If you could ever use just one skincare product from now on, you better use sunscreen! Wearing sunscreen is vital to protect yourself from sunburn-inducing UVB rays, prematurely ageing, and skin cancer.
How to apply sunscreen, how much to use, what’s the difference between chemical sunscreen and mineral/ physical SPFS, or is SPF 15 double the protection of SPF 30, are only just a few questions we’re going to discuss up next. Wearing sunscreen properly and knowing your products is essential.
Here is what you need to know.
What Does SPF Really Mean?
Sun Protection Factor, or short SPF, is necessary to indicate how long the protection from the sunblock will last. For example, if you burn within 20 minutes of exposure to the sun, an SPF 15 will protect you 15 times longer (around five hours), while an SPF 50 will allow you to stay out in the sun for 50 times that length (50×20).
Also, an SPF 50 can block a higher percentage of UVB rays from the sun, so you’re less likely to suffer from skin damage or burn.
What Does PA+ or the Star Rating on Sunscreen Mean?
A star rating indicates UVA protection. You’ll notice a star rating from zero to five on UK sunscreens, while PA+ or PA++++ is actually a rating from Japan that shows how much UVA protection is offered.
Sunscreen or Moisturizer: What Do You Apply First?
Sunscreen must always come after moisturizer. And this rule goes with mineral sunscreen, too.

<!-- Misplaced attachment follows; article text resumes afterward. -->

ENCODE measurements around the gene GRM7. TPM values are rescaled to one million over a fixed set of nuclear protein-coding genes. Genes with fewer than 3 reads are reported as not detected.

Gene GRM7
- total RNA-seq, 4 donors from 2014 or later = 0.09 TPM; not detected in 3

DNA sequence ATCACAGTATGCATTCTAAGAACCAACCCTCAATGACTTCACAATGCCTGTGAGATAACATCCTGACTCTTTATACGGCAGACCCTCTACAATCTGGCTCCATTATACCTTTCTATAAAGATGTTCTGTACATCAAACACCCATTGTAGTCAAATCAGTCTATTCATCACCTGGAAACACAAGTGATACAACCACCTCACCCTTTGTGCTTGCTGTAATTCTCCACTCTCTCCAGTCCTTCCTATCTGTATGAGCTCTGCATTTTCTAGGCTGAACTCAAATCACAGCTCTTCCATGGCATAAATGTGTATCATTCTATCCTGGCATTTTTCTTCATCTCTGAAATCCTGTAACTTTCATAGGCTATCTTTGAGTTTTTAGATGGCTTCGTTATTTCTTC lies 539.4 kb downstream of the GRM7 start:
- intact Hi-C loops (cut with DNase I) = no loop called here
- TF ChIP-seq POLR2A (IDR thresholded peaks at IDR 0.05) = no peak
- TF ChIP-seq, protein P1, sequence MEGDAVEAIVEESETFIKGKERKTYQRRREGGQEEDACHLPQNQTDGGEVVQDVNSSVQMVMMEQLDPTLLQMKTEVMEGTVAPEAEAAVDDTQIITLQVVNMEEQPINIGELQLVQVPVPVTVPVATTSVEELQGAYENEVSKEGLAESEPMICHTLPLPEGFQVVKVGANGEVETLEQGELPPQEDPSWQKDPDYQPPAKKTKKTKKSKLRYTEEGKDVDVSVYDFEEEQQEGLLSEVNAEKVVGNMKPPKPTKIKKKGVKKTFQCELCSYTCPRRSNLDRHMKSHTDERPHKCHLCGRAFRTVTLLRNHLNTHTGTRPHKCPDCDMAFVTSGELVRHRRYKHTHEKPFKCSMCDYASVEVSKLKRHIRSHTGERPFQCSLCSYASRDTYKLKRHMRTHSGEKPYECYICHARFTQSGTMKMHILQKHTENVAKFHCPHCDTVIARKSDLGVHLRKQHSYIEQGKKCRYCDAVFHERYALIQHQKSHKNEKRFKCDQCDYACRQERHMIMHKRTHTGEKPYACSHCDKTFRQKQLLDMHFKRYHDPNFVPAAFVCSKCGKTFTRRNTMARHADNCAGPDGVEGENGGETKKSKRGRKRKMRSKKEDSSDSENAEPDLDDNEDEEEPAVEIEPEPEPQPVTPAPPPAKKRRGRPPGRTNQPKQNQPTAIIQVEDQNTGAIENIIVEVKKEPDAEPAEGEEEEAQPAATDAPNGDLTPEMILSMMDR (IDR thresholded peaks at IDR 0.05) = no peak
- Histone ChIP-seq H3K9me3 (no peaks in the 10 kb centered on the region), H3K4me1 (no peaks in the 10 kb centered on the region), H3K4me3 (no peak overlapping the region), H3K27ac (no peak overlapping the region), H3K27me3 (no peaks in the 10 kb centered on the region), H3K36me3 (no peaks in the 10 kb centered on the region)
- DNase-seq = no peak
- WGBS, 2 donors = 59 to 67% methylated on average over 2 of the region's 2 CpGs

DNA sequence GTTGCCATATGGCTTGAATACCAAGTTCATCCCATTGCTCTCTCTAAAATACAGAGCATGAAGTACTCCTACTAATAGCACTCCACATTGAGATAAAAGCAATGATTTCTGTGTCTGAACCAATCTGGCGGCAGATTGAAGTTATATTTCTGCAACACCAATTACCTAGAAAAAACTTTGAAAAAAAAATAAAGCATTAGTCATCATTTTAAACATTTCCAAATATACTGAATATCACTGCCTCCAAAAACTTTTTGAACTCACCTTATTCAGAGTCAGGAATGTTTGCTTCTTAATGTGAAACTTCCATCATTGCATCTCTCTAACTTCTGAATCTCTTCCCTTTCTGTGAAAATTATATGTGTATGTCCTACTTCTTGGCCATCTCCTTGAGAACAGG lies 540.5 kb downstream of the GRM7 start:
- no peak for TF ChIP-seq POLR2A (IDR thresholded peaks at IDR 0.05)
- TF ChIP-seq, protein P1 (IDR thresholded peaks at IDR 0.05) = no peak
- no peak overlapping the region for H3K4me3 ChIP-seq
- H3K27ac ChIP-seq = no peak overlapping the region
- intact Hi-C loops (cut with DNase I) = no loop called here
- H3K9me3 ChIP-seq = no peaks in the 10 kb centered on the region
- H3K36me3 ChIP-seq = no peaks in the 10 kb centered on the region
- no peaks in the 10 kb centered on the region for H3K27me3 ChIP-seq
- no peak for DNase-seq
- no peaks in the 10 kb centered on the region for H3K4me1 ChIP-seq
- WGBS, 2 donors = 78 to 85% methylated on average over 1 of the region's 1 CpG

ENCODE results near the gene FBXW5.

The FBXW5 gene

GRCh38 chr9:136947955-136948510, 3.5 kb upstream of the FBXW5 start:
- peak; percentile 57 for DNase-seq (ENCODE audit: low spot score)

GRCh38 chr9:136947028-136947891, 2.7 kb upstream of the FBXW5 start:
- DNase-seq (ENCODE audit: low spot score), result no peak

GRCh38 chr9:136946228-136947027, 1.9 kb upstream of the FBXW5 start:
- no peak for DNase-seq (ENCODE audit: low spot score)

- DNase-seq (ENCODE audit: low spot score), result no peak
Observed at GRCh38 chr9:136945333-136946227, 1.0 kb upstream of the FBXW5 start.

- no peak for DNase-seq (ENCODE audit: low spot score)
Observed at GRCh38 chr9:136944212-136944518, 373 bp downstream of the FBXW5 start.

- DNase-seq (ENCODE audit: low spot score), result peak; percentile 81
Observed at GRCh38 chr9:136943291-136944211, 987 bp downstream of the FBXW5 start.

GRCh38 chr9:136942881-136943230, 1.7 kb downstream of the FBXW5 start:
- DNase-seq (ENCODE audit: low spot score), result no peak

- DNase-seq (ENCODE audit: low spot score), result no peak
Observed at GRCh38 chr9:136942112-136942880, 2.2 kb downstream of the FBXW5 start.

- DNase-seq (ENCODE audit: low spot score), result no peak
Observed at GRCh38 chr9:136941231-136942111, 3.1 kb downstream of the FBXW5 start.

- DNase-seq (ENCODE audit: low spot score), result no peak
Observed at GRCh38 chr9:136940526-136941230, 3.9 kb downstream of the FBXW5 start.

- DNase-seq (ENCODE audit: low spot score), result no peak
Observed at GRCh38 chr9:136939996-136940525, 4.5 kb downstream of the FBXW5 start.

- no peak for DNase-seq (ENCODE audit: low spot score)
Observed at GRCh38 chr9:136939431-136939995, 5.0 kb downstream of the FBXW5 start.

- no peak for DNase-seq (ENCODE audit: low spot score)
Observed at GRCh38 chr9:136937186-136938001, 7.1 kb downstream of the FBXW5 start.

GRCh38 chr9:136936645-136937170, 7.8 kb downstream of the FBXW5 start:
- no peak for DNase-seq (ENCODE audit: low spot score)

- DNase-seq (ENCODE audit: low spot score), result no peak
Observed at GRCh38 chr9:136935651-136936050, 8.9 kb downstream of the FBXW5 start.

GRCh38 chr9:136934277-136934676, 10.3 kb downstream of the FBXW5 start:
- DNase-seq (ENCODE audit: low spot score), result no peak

Applying the moisturizer last can dilute the effectiveness of the SPF.
How Much Sunscreen Should You Use?
Actually, pretty much a lot! As per experts’ recommendations, you should apply a teaspoon on the face and neck and one on each arm. Your face should be full white at start, but applying it in the hair growth direction will sink the cream in perfectly.
When Should You Apply and Re-apply Sunscreen?
Dr Tapan Patel, a cosmetic dermatologist, recommends:
“Top up your sunblock once every four hours or so, but it is important to read the label on your sunblock to follow the directions of use, as this differs from brand to brand and SPF.”
Also, even if you’re not going to the beach, you should apply sunscreen every morning. You know the saying, better be safe than sorry!
First, you should know that neither is worse or better than the other when it comes to protecting you from sun rays. What’s essential is that skin cancers can be lethal, and UV is the leading cause of them.
You can, of course, choose a chemical or mineral sunscreen considering the following facts.
Mineral/ physical sunscreen, for example, contains titanium dioxide and zinc oxide. Mineral can destroy or reflect UVA rays as they reach your skin.
On the other hand, chemical sunscreens comprise octinoxate, avobenzone, and oxybenzone. These compounds trigger a chemical reaction that causes the UV energy to turn into heat which is then lost.
BB Creams or Foundations?
Neither BB creams and foundations can offer you enough protection from sun damage! They’re not substitutes for a precise, protective sunblock.
You can apply an SPF makeup only in conjunction with a traditional sunscreen for the best protection.